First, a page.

The Computer Weekly Developer Network and Open Source Insider team want to talk code and coding.
But more than that, we want to talk coding across the diversity spectrum… so let’s get the tough part out of the way and talk about the problem.
If all were fair and good in the world, it wouldn’t be an issue of needing to promote the interests of women who code — instead, it should and would be a question of promoting the interests of people who code, some of whom are women.
However, as we stand two decades after the millennium, there is still a gender imbalance in terms of people already working as software engineers and in terms of those going into the profession. So then, we’re going to talk about it and interview a selection of women who are driving forward in the industry.
Cécile Tran is a graduate software engineer working at Freetrade, a company that describes itself as a ‘challenger stockbroker’ that has brought commission-free investing to the UK. The organisation is preparing to launch in Europe in early 2020.
CWDN: What inspired you to get into software development in the first place?
Tran: At a young age, I knew I wanted a career that was ever-changing and constantly challenged me to think outside of the box. I had taken a few basic programming courses in undergrad at EPF, an Engineering School in Sceaux, France. I loved the idea of being able to build and code my own games. After all, there aren’t many careers where you can say playing and building video games is advancing your technical skills. Upon realising how enjoyable coding and programming was, I decided to apply and attend CentraleSupélec, where I specialised in machine learning and robotics. While there I started to enjoy software development even more!
CWDN: When did you realise that this was going to be a full-blown career choice for you?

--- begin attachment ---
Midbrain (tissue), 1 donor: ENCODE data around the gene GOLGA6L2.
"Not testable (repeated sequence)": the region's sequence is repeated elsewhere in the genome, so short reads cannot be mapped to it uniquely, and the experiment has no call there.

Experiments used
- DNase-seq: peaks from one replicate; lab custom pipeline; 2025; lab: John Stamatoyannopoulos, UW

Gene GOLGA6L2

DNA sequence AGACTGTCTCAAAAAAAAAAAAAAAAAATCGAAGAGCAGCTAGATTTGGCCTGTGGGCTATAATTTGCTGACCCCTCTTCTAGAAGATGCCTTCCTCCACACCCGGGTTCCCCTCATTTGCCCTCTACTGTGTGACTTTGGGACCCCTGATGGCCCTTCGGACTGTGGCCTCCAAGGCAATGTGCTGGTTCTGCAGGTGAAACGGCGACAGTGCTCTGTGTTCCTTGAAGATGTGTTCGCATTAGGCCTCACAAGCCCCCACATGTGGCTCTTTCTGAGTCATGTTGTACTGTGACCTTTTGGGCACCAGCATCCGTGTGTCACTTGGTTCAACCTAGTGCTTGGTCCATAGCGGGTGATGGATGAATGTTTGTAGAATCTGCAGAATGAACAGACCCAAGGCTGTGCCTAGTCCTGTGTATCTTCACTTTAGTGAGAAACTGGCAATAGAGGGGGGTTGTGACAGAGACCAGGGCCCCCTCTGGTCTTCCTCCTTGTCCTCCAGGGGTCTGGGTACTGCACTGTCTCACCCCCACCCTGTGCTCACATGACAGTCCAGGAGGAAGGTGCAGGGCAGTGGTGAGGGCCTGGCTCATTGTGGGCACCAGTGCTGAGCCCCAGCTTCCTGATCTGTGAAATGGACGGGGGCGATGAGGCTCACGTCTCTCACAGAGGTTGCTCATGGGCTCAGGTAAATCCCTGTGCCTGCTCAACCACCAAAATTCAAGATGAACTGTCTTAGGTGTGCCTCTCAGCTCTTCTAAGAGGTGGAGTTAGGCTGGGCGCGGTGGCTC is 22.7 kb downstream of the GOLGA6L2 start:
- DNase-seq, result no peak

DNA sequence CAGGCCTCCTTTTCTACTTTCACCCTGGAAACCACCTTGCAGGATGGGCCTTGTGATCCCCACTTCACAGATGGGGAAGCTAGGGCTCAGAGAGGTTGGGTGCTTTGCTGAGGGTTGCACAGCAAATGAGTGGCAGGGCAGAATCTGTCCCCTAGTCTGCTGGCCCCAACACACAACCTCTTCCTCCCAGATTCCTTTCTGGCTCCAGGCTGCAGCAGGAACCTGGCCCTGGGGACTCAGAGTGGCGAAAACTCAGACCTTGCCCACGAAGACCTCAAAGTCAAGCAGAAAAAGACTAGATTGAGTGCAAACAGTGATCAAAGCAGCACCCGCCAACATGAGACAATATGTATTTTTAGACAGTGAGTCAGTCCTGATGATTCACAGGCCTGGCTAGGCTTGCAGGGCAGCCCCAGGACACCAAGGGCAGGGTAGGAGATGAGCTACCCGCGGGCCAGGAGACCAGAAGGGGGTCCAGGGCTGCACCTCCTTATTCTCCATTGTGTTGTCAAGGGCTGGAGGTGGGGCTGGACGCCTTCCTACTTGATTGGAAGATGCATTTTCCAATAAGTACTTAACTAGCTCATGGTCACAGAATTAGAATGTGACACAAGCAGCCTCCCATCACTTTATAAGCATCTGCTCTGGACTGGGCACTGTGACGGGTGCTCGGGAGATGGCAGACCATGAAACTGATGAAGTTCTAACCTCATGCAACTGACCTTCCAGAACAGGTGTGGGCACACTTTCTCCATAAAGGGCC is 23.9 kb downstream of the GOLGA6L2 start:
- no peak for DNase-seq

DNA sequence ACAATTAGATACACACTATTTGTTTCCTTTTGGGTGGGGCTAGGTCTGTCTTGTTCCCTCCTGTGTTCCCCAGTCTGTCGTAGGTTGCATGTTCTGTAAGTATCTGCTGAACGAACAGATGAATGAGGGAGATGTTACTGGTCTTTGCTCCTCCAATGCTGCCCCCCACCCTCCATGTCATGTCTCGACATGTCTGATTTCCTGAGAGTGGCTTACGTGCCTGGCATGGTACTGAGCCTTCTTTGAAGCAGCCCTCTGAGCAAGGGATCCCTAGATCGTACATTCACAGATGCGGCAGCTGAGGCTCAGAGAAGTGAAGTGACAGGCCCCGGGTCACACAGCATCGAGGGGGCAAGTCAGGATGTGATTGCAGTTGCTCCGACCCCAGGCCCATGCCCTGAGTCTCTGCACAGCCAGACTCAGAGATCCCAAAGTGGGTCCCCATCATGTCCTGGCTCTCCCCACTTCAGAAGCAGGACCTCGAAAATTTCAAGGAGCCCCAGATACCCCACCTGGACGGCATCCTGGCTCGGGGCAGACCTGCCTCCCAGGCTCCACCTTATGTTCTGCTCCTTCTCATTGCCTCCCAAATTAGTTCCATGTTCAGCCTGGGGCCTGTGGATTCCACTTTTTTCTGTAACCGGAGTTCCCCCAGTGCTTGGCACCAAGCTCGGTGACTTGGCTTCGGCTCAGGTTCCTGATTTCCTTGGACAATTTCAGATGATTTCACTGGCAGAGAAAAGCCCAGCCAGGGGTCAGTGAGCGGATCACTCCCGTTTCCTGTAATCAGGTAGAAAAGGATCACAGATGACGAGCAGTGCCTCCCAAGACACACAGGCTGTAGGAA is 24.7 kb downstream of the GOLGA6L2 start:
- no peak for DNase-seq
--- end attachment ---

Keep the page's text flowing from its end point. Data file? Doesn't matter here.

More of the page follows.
Tran: I started to realise software engineering was the right choice for me when I interned with Volkswagen’s ERL team in California. While interning I was able to build out and develop core tools for research purposes. As time went on, I was given even more responsibility and had the opportunity to build a mobile application that collected data to help develop a predictive algorithm. I was so excited by the idea that my work would contribute to something bigger and would eventually be used in Volkswagen cars globally. To me, this made the work more meaningful and exciting. I also realised that software engineering could give me the financial stability to work and live abroad, which not every job can provide.
CWDN: What languages, platforms and tools have you gravitated towards and why?
Tran: I’ve mostly been a full-stack developer leaning more towards front-end development. I’ve also developed Java EE applications on Unix based platforms. At Freetrade, I now work around more modern technologies/languages hosted with GCP, using Firebase functions and real-time database. The backend is written in TypeScript and our client apps are written in Swift (iOS) and Kotlin (Android). Currently, I’m leading the development around ISA subscriptions for Android. It’s been a great challenge and learning experience for me!